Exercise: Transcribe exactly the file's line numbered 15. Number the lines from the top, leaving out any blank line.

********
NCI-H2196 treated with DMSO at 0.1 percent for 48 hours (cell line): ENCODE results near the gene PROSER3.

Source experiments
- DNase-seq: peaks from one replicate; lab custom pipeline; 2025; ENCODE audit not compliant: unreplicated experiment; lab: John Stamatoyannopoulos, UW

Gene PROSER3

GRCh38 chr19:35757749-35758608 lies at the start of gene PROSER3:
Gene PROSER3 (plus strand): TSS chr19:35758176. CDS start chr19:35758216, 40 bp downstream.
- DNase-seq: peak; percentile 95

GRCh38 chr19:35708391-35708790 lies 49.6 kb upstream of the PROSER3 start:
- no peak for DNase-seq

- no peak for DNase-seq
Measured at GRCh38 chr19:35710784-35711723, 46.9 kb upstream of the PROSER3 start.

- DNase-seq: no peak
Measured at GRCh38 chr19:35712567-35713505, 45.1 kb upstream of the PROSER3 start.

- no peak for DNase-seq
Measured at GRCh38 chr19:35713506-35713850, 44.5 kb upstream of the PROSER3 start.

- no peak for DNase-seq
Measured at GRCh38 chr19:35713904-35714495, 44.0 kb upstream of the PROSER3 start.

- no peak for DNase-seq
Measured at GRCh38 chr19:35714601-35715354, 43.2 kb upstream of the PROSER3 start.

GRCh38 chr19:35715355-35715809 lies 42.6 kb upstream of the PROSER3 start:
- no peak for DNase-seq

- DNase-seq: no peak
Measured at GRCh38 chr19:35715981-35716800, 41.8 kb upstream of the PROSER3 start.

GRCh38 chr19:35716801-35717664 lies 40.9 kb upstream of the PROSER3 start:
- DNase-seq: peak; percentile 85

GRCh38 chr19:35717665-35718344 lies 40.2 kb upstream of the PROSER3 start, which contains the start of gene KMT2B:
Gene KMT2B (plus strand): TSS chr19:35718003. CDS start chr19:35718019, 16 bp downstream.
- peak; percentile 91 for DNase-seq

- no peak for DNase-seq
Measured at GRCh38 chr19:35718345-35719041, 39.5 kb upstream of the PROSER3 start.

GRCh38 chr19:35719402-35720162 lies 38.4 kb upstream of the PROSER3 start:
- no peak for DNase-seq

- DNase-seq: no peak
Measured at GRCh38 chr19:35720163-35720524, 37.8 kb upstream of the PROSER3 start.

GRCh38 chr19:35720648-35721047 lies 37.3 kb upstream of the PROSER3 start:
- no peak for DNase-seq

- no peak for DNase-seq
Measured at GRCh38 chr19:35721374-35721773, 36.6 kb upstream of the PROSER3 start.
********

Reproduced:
Measured at GRCh38 chr19:35713506-35713850, 44.5 kb upstream of the PROSER3 start.